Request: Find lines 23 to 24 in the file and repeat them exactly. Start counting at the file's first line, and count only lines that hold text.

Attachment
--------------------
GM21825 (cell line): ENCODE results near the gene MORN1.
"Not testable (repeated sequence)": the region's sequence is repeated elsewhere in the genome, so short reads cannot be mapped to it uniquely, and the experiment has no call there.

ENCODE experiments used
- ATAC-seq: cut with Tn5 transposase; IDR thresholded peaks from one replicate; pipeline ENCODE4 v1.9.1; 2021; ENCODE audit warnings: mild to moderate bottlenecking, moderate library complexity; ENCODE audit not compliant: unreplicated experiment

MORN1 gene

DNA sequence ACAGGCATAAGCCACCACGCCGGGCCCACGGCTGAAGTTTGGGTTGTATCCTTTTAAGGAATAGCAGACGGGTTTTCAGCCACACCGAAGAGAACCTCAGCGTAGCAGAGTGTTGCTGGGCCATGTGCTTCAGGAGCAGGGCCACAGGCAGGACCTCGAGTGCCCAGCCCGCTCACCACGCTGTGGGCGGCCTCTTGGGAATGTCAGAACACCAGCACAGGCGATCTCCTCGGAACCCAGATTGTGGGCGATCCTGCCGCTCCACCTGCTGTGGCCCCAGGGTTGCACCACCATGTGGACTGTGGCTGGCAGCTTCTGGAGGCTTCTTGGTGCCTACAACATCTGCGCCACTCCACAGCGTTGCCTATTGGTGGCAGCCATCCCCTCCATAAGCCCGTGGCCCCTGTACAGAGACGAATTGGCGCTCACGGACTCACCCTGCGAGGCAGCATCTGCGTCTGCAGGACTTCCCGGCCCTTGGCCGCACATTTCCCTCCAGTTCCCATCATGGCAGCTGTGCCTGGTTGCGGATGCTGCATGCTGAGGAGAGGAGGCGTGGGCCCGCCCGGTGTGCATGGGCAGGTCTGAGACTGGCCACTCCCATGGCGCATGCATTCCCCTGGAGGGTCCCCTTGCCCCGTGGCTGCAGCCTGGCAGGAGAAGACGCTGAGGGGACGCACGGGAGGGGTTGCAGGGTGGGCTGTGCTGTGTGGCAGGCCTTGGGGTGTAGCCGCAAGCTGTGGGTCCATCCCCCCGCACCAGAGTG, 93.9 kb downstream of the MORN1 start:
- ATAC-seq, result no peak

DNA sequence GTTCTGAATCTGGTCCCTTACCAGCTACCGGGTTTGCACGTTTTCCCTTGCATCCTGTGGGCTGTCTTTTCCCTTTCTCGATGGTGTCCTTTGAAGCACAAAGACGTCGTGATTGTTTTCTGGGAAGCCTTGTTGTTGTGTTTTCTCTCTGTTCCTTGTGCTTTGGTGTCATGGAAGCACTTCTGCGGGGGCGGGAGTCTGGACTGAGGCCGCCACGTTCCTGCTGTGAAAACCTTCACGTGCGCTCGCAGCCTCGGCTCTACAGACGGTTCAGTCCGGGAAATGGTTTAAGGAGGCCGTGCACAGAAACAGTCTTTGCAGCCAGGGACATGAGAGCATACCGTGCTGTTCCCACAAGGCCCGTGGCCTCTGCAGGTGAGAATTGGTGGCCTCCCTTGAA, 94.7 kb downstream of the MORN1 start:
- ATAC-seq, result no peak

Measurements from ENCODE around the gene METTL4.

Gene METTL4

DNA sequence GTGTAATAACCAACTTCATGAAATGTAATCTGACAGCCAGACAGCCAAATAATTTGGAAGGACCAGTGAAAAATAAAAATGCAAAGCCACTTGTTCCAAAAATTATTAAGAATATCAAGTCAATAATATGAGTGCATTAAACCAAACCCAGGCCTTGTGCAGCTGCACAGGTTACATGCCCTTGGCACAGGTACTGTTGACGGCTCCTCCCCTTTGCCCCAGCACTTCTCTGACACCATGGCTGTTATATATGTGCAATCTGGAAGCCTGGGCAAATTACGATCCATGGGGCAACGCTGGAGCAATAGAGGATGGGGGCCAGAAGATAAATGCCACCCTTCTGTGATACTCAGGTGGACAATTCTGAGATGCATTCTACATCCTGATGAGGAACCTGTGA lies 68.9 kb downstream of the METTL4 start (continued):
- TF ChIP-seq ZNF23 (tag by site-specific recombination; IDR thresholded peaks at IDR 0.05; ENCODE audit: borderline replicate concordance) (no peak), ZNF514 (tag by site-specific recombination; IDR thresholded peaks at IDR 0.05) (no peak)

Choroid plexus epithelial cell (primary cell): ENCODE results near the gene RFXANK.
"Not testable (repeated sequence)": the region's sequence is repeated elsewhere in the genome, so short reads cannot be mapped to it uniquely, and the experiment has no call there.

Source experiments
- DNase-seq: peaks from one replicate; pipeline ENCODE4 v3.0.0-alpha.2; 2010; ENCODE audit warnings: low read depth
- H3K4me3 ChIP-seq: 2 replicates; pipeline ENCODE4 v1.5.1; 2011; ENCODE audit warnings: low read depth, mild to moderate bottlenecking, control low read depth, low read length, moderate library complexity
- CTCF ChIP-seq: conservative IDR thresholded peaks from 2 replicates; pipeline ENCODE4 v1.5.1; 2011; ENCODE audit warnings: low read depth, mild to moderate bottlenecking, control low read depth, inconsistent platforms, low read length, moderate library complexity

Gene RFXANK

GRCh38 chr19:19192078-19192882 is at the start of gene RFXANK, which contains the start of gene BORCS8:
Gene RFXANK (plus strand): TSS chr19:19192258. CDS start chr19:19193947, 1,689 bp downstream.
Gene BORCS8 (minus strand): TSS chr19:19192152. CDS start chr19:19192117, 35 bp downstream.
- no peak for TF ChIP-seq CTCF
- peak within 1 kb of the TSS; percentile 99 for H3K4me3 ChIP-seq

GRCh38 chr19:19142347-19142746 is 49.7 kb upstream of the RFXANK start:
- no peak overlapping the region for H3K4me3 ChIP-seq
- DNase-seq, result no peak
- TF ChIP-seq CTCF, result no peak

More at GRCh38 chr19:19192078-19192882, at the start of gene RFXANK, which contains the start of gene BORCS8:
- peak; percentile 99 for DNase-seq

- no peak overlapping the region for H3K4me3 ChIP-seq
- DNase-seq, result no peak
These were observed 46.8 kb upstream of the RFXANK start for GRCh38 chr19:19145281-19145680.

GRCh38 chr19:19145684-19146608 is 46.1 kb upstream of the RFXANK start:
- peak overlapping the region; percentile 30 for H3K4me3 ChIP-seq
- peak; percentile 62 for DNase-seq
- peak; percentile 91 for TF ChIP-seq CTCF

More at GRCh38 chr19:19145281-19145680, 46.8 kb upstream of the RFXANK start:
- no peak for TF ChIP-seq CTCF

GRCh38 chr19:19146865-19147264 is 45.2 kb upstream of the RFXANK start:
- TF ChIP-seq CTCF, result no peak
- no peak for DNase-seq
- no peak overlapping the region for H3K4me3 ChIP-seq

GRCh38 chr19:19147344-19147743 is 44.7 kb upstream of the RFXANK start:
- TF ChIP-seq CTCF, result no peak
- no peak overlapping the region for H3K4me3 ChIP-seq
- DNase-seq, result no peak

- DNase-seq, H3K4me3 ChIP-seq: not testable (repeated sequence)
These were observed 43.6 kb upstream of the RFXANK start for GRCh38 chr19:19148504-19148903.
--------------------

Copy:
Gene BORCS8 (minus strand): TSS chr19:19192152. CDS start chr19:19192117, 35 bp downstream.
- no peak for TF ChIP-seq CTCF